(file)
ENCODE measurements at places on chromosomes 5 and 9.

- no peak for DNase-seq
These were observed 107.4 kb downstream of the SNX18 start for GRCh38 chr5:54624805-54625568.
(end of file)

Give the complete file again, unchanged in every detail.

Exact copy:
ENCODE measurements at places on chromosomes 5 and 9.

- no peak for DNase-seq
These were observed 107.4 kb downstream of the SNX18 start for GRCh38 chr5:54624805-54625568.